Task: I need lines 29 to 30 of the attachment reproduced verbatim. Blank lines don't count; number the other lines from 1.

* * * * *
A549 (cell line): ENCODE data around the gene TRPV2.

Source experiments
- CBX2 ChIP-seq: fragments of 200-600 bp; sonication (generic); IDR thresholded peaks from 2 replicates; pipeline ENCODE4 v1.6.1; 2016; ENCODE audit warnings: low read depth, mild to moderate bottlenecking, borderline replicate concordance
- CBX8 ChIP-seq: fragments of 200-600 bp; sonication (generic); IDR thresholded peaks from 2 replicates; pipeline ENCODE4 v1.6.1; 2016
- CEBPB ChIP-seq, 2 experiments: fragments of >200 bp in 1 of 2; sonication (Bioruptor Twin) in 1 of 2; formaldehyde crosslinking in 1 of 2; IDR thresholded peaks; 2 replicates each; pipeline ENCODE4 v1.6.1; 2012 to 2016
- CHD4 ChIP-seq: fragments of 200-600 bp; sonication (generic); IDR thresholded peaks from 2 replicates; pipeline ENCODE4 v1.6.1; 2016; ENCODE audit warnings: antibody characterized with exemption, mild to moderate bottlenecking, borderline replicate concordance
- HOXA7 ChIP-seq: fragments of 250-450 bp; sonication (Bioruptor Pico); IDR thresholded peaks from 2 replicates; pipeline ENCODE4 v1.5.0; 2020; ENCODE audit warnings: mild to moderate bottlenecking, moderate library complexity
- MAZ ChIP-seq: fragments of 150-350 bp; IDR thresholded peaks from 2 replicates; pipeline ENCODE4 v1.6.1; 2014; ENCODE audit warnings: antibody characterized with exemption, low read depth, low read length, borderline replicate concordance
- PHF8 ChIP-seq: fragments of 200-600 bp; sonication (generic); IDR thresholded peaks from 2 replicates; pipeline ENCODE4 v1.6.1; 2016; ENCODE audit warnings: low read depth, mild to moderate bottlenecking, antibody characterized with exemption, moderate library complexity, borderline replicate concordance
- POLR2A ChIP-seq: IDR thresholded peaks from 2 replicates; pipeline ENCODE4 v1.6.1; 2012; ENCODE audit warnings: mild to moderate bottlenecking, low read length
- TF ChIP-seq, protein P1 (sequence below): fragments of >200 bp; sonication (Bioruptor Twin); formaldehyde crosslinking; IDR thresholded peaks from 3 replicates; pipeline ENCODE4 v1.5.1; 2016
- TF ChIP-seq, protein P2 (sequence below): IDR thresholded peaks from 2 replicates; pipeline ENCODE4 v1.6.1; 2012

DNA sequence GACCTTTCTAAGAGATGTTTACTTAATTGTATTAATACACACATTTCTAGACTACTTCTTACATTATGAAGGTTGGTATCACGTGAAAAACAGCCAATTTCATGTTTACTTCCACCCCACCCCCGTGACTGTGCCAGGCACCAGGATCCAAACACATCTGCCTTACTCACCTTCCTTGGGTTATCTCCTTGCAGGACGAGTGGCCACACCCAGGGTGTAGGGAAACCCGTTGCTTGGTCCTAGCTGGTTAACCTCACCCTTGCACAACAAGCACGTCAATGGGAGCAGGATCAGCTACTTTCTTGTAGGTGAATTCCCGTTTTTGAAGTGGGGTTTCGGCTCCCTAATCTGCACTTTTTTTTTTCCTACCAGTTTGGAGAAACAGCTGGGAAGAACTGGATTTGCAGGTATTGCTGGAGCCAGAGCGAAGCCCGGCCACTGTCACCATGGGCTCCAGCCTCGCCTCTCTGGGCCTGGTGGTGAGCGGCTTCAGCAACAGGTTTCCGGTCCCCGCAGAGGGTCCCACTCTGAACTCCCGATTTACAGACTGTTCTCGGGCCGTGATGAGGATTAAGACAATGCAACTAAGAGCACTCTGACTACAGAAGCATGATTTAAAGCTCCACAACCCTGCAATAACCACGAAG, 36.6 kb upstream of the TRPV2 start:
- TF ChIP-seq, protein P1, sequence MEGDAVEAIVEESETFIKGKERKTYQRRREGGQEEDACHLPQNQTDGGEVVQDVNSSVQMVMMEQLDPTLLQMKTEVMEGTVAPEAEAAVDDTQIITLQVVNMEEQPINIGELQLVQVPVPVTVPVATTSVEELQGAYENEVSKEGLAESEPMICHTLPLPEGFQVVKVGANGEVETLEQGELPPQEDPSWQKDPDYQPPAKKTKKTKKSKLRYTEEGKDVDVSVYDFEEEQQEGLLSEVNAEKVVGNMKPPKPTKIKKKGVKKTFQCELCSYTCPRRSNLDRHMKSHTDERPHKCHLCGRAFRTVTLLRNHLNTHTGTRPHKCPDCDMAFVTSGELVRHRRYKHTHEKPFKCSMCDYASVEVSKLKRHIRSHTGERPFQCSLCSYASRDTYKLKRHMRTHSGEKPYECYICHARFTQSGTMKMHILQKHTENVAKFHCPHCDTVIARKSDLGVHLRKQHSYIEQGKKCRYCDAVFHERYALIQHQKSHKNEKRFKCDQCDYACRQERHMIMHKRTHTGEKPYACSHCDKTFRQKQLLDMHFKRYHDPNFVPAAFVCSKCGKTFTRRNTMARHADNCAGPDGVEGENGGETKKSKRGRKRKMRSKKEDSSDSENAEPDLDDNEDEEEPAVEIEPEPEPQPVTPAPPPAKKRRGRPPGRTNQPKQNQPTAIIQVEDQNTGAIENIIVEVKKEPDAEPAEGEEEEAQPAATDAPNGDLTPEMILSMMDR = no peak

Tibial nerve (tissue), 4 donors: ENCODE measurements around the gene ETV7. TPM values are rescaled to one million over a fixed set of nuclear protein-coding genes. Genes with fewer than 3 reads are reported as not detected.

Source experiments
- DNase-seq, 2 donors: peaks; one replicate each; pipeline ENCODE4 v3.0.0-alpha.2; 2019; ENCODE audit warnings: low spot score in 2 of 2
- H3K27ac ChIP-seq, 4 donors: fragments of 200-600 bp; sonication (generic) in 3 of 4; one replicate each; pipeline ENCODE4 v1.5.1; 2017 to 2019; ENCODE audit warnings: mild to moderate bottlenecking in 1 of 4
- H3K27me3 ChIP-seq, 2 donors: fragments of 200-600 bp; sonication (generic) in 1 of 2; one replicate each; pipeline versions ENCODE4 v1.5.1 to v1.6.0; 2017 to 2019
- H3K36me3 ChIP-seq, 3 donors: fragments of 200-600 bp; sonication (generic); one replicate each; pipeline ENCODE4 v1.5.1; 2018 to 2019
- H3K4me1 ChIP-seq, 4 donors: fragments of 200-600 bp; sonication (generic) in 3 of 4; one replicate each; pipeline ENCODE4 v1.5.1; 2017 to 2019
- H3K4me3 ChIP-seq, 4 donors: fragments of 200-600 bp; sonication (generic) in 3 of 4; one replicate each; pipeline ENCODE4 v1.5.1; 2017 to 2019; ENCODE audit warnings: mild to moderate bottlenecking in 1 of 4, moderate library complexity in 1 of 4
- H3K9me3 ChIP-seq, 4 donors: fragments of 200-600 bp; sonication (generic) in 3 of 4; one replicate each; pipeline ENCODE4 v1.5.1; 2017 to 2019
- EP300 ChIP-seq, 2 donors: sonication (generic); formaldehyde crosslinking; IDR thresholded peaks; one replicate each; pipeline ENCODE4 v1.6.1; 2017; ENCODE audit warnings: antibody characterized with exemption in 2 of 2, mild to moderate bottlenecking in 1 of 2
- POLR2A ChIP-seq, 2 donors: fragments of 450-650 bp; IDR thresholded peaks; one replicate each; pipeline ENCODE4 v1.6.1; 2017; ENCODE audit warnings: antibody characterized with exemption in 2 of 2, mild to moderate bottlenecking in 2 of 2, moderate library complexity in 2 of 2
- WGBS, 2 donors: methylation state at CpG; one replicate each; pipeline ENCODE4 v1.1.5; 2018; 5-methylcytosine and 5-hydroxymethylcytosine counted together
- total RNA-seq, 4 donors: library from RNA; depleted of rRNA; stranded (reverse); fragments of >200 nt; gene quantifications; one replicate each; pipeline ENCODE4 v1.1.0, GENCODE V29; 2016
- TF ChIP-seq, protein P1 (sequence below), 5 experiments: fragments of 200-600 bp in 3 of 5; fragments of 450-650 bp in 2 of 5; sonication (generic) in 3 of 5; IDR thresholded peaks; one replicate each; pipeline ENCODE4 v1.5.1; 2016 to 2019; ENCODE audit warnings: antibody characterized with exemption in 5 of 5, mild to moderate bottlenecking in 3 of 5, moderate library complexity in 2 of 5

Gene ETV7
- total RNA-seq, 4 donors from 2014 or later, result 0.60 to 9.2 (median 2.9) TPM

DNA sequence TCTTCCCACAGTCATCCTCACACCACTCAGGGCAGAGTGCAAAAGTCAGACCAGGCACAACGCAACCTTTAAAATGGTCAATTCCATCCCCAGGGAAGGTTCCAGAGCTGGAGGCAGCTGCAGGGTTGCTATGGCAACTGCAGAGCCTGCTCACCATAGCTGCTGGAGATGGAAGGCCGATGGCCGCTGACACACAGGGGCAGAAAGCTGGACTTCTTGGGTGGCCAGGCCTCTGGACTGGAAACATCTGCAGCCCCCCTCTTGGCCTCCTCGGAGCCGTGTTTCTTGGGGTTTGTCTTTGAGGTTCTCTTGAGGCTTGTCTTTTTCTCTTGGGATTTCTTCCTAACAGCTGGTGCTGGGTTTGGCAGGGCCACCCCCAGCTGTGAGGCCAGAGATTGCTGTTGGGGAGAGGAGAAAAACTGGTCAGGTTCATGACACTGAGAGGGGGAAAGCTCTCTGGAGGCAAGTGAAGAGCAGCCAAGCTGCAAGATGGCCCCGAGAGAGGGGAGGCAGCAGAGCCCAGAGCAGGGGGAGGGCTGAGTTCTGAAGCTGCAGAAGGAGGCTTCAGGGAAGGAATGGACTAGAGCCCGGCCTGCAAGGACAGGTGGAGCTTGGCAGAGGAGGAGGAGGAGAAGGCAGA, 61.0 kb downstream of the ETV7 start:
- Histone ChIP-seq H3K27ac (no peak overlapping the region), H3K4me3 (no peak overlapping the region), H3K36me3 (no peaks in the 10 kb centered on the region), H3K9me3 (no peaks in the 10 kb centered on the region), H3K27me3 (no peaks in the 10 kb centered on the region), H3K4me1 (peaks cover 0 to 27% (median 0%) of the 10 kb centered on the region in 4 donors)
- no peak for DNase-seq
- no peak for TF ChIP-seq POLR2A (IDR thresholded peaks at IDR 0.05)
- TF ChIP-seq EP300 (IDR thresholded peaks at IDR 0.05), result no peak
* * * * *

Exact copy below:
Gene ETV7
- total RNA-seq, 4 donors from 2014 or later, result 0.60 to 9.2 (median 2.9) TPM